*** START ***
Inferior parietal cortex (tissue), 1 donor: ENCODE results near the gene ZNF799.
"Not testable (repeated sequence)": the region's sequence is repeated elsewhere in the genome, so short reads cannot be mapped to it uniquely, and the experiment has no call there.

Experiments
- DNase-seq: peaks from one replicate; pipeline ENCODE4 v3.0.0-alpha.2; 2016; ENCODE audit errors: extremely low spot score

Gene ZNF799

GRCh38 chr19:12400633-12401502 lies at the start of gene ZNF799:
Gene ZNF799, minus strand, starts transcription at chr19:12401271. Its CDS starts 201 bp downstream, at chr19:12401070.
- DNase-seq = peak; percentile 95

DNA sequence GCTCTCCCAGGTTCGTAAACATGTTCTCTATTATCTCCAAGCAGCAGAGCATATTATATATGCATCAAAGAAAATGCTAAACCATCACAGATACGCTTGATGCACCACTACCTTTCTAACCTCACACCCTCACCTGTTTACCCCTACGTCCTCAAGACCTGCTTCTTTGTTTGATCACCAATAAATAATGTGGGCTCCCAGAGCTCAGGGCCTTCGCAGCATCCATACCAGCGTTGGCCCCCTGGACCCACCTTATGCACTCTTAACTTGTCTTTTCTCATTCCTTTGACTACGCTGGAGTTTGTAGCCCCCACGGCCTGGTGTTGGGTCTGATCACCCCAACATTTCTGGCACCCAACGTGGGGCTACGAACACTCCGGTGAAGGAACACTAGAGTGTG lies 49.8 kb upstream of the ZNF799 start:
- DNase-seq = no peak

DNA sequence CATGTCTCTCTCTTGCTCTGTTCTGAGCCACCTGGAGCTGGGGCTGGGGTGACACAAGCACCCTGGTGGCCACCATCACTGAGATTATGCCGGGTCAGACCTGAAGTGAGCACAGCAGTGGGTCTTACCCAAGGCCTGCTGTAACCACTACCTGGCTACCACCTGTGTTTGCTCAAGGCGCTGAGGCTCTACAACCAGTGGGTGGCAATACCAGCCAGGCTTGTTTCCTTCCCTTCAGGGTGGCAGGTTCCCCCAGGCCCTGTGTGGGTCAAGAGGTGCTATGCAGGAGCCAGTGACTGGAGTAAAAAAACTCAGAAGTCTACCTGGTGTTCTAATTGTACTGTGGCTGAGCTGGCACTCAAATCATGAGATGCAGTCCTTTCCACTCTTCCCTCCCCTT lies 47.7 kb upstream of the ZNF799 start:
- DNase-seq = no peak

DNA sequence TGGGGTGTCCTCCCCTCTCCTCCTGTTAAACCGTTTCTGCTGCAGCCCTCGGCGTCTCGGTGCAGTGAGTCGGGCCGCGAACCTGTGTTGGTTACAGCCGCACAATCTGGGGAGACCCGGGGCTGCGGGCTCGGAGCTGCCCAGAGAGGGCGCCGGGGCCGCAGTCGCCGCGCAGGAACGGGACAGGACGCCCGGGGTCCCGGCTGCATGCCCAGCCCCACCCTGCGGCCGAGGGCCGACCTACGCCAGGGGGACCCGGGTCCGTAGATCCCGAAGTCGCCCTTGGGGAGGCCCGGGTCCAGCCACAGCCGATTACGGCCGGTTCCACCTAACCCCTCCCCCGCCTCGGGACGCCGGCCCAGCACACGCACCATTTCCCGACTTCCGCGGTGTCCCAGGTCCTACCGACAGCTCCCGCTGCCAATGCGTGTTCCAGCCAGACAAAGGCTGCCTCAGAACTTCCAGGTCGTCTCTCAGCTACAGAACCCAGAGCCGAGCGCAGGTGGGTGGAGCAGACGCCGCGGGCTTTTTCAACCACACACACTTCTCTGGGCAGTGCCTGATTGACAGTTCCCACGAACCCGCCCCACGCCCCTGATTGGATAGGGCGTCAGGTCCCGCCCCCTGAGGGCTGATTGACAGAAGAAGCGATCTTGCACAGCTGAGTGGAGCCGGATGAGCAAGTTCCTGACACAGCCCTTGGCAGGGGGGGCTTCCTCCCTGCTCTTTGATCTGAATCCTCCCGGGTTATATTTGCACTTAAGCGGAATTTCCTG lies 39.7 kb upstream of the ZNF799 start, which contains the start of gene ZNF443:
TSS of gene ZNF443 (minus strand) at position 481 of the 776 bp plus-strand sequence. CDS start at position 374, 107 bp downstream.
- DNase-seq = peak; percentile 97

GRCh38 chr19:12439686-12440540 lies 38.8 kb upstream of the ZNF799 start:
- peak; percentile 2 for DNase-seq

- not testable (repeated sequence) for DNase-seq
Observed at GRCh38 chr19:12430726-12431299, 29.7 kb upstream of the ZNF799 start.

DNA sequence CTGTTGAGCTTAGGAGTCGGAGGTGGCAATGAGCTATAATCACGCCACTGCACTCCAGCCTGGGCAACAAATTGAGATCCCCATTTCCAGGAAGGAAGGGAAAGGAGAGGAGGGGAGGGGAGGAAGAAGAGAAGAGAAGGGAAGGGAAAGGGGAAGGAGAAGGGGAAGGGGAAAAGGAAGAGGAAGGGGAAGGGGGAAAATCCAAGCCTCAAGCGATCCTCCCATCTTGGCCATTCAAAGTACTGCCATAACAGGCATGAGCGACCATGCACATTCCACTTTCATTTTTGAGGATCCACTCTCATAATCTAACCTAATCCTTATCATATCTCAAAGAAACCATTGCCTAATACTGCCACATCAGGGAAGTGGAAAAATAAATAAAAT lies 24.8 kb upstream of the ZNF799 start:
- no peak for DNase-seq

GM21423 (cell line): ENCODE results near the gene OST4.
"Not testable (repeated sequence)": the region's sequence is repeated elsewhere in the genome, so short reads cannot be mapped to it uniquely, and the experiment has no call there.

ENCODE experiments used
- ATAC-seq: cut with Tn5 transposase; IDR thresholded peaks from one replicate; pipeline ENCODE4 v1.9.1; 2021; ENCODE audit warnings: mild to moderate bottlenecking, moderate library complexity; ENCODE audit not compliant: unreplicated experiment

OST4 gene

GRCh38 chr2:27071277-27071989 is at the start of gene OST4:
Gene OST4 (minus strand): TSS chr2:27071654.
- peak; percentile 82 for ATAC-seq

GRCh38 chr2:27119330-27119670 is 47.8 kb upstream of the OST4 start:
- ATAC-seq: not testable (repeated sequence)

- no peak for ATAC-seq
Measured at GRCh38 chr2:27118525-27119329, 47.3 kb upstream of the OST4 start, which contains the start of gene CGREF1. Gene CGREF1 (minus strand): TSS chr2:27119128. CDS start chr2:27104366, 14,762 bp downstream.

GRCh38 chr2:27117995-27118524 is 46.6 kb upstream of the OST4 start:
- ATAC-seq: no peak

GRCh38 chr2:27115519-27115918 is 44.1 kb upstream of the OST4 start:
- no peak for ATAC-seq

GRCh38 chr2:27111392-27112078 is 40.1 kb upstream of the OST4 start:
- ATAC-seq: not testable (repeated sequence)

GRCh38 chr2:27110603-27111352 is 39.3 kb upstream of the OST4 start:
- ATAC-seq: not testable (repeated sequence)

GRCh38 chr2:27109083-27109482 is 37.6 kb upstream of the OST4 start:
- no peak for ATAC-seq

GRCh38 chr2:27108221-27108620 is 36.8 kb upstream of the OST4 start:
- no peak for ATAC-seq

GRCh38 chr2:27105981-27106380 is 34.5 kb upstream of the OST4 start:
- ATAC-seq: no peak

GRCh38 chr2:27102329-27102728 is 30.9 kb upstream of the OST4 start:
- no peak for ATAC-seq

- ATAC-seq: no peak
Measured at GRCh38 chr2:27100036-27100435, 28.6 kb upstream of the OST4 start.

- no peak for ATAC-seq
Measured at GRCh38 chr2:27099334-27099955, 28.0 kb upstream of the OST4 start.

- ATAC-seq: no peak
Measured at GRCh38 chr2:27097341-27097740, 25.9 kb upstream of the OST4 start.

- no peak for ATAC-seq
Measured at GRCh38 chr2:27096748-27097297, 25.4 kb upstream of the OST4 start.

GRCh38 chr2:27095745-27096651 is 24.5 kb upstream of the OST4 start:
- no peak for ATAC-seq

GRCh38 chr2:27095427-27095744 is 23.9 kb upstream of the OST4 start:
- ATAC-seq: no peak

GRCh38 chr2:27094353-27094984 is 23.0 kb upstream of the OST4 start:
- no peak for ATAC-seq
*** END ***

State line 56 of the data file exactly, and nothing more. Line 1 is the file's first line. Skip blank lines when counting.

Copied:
- no peak for ATAC-seq